Step 8 of 14: 8. Types of monitoring

Software instruments are automatically monitored; real instruments have a monitor button in the Track Header – it’s automatically on when recording a guitar, for other real instruments it’s not. The three tracks here show a software instrument (no button) an electric guitar (button on) and a vocal track (button off).

 

Step 9 of 14: 9. New guitar rigs

GarageBand ’11 has a lot of love for guitarists, offering seven new amps and five new stompboxes. To try one, create a new guitar track and when the Clean Combo loads, open the drop-down menu above it and choose Sunshine Drive. (If you see an instrument change warning here, just click Continue.)

 

Step 10 of 14: 10. Editing a rig

The beauty of these rig presets is they do the hard work for you, not just picking the amp settings but also adding effects – in this case Overdrive and Delay (though that’s currently switched off). If you’re not entirely satisfied with the sound just use the mouse to adjust the various amp knobs until you are.

 

Step 11 of 14: 11. Editing rig effects

Click the Edit button at the top right of the Track Info pane to reveal the controls. These handle effects like the Compressor and Noise Gate, which can be applied to individual tracks. Try some of the presets by picking one off the drop-down list or roll the pointer over the icon to open the manual controls like this.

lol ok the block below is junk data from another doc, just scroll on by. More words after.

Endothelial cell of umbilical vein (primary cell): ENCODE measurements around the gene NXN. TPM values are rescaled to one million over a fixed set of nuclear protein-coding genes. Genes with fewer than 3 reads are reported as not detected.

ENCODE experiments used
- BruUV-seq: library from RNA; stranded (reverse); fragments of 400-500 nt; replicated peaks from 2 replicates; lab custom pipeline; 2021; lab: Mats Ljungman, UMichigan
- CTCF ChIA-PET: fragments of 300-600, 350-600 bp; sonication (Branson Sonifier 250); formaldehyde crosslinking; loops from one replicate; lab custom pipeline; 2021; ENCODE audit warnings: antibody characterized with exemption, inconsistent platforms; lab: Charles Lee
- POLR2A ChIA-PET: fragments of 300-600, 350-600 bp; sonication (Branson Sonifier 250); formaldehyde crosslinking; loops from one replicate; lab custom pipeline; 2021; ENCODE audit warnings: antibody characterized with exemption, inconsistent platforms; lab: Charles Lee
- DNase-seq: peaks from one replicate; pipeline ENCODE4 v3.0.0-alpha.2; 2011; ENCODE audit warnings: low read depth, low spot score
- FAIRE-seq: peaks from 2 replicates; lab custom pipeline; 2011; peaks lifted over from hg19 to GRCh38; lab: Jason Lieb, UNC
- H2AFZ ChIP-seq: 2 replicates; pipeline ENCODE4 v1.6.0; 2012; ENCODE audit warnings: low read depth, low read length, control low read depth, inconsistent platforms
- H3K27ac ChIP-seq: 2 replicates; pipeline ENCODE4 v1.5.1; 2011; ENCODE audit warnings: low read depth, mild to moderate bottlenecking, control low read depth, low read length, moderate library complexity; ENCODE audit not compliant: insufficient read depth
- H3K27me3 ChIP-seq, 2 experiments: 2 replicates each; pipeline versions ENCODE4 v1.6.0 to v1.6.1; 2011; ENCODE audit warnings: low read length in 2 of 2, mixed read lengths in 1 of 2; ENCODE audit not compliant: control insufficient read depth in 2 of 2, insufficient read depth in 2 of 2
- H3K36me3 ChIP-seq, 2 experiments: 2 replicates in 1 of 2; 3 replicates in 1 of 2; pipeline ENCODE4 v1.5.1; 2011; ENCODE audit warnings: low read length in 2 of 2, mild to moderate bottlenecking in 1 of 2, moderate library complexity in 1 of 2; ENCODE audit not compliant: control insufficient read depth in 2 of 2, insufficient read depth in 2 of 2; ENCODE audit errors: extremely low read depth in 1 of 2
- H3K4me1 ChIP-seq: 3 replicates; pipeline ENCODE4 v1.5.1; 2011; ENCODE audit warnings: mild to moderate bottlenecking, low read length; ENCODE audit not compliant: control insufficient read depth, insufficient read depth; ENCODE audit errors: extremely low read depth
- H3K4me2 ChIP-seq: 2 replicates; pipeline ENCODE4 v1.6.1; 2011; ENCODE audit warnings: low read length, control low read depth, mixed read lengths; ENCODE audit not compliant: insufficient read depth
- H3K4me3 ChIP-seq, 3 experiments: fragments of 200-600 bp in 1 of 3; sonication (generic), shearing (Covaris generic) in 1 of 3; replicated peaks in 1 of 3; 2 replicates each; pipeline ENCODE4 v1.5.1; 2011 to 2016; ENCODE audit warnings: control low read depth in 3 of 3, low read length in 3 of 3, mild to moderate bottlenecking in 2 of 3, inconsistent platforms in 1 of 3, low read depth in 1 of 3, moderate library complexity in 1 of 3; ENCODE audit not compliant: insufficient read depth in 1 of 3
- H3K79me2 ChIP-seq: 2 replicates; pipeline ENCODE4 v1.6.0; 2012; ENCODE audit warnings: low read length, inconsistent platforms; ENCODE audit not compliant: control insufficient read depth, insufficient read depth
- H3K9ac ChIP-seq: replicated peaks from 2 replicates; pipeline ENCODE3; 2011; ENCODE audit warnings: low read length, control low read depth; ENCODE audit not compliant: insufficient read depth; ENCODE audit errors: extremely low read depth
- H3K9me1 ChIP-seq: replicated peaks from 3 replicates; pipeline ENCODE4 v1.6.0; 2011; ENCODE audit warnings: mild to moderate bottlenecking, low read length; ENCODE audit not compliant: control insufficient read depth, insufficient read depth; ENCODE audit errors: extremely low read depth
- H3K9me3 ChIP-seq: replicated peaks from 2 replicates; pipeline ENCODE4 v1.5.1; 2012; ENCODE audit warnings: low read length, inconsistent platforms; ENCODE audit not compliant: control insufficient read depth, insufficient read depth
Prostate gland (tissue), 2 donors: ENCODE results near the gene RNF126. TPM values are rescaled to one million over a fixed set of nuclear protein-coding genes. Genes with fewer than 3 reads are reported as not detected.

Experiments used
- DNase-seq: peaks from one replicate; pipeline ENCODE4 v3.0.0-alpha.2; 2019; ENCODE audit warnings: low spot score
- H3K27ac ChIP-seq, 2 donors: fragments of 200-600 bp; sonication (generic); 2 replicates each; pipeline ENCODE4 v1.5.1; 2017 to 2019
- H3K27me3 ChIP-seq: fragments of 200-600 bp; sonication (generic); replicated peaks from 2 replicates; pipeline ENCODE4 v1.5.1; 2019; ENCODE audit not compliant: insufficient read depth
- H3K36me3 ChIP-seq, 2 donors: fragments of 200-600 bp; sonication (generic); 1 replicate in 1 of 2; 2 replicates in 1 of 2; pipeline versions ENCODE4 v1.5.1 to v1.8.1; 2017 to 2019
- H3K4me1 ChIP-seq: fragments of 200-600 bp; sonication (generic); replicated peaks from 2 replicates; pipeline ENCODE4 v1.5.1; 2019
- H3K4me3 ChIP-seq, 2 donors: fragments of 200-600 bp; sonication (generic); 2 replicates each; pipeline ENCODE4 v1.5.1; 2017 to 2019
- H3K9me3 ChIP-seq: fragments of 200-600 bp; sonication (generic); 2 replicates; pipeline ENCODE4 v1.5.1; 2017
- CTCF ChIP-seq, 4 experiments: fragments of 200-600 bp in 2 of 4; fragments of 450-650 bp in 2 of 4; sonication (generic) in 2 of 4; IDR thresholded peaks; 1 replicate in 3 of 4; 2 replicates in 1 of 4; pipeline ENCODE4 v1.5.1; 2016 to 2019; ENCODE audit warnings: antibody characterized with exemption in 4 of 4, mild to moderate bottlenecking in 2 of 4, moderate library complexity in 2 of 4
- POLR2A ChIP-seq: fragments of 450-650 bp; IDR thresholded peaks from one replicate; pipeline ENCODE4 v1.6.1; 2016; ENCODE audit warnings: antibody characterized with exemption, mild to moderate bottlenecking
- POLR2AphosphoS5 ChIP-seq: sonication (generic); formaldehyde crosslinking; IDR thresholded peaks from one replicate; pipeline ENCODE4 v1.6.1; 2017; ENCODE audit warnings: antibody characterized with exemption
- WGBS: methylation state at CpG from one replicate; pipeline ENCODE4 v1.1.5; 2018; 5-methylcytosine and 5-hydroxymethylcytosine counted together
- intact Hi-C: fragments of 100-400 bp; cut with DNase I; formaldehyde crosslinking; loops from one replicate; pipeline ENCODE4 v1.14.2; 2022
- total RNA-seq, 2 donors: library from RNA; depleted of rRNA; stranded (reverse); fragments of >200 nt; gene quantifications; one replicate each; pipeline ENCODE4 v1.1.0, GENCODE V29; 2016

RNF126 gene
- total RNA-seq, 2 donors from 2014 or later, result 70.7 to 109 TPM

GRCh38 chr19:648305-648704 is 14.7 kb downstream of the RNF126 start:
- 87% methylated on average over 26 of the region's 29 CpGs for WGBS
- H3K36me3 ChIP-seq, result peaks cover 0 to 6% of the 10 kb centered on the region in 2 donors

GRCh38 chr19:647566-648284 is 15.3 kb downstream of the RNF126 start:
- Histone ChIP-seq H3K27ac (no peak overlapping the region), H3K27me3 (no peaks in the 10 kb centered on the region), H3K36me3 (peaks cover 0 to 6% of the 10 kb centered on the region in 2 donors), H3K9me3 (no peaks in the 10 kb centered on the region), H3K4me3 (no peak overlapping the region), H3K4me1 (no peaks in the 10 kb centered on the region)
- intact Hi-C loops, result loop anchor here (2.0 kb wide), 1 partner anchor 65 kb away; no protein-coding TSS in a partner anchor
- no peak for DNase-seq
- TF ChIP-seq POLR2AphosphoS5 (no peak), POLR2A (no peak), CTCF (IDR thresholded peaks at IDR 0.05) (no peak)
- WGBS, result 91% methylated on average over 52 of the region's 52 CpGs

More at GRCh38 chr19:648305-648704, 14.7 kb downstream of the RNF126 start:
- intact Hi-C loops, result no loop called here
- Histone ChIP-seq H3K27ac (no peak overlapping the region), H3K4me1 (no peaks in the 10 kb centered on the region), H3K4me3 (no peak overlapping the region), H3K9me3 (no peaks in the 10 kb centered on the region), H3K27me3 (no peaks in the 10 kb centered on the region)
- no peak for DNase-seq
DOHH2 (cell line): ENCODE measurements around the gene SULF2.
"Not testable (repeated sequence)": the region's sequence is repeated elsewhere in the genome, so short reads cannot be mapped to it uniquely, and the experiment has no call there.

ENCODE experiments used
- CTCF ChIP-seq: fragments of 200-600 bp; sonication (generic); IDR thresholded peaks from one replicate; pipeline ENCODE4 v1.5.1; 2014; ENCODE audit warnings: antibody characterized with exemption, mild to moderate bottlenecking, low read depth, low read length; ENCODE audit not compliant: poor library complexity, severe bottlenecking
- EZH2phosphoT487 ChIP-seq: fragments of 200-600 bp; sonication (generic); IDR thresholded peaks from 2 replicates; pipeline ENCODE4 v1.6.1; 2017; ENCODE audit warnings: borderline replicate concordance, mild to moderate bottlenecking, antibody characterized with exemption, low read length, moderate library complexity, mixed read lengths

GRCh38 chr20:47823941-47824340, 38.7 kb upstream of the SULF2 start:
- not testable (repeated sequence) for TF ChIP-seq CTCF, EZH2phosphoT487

Step 12 of 14: 12. Choose another amp

Close the Manual effect window and then click the Done button. Roll the pointer over the amp and speaker stack and then use the left and right arrows to cycle through the different amps to find another of the new models and try that out. This is the Stadium Stack.

 

Step 13 of 14: 13. Adding effects pedals

Click the Edit button again but this time click somewhere on the empty floor, next to the Overdrive and Delay pedals. GarageBand displays three empty slots and opens a window underneath showing all available pedals. Drag the Heavenly Chorus pedal up and drop it into position.

 

Step 14 of 14: 14. Working the pedal

Click Done and then click the Heavenly Chorus pedal. The knobs, footswitch and rocker switch work just like the real thing, so have fun! You can alter the sound by clicking Edit again and dragging and dropping your pedals into a different order or clicking them to turn them on or off. Click Done to finish.